Young Alaskans sue to block proposed natural gas pipeline project

A group of young Alaskans, backed by a nonprofit legal firm, is suing the state of Alaska and the state-owned Alaska Gasline Development Corp. in an attempt to block construction of the corporation’s long-planned but economically questionable North Slope natural gas pipeline.

In a complaint filed May 22 in Anchorage Superior Court, the eight plaintiffs argue that the corporation’s founding laws are unconstitutional because the gas pipeline would result in so much climate-altering greenhouse gas that it would endanger their constitutionally guaranteed ability to access Alaska’s fish, wildlife and other natural resources.

The plaintiffs, who range in age from 11 to 22, are supported by Our Children’s Trust, an out-of-state nonprofit that has supported climate-related lawsuits in state and federal courts across the country.

Two years ago, the Alaska Supreme Court ruled against plaintiffs in a broader but similar lawsuit supported by the group. That suit, filed by 16 youth, argued that the state’s policy on fossil fuels violates their constitutional rights. Some of the plaintiffs in that case are parties to the new one.

The decision in the prior case was 3-2 against the plaintiffs, and two of the judges who ruled in favor of the state have since retired.

Last year, the Montana Supreme Court ruled in favor of youth plaintiffs in a similar lawsuit filed in that state.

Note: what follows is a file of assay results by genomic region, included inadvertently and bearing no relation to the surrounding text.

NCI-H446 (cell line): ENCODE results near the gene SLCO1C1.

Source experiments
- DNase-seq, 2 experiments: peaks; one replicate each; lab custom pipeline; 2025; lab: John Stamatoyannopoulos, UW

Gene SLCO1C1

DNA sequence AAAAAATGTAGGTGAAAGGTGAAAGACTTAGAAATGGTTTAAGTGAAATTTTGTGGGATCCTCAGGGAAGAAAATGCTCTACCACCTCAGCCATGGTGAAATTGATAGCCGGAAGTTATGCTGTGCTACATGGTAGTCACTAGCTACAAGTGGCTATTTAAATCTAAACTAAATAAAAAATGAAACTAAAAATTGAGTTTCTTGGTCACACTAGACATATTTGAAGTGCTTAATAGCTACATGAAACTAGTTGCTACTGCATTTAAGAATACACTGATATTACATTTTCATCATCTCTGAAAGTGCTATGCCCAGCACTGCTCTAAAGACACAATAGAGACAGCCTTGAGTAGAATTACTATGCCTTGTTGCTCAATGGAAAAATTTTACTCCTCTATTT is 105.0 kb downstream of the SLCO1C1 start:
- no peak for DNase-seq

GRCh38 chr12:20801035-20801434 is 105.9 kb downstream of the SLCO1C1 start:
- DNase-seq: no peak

In the new Alaska lawsuit, plaintiffs contend that the Alaska Constitution contains an implicit right to a livable climate. That issue was raised as a hypothetical in 2022 by the two Alaska Supreme Court justices who dissented from the prior climate lawsuit.

“The right to a climate system that sustains human life, liberty and dignity is both necessary for and foundational to the explicitly enumerated rights reserved by the Alaska Constitution,” the lawsuit says in part. “Without a climate system that sustains human life, liberty and dignity, Youth Plaintiffs cannot grow to adulthood in safety, live long healthy lives, provide for their basic human needs, safely raise families, learn and practice their religious and spiritual beliefs.”

“AGDC is directed by Alaska statute to commercialize North Slope natural gas because of the substantial environmental, economic and energy security benefits it unlocks for our state,” Tim Fitzpatrick, a spokesperson for the corporation, said by email.

“On its face, we can see that it is an attempt to block the development of Alaska’s natural gas reserves based on a purported environmental safety rationale. It is a misguided effort,” Attorney General Treg Taylor wrote in an email.

“We are confident that the courts will uphold the Alaska Legislature’s laws providing for the development of an LNG project in Alaska.”

The lawsuit arrives at a key moment for the proposed $40-billion-plus gas pipeline project. State legislators have become increasingly skeptical of AGDC’s plans for a large pipeline that ends in an export terminal, and a plan to defund AGDC was narrowly defeated in this year’s state budget process.

AGDC now appears to be pivoting toward a plan that would involve construction of a smaller $10-billion-plus gas pipeline for in-state use, with a larger pipeline and export terminal to come later.

Either idea would be dependent upon the availability of construction funding, and to date, neither the state nor any private-sector funders have said they are willing to pay for construction.

The Alaska Beacon is an independent, donor-funded news organization.


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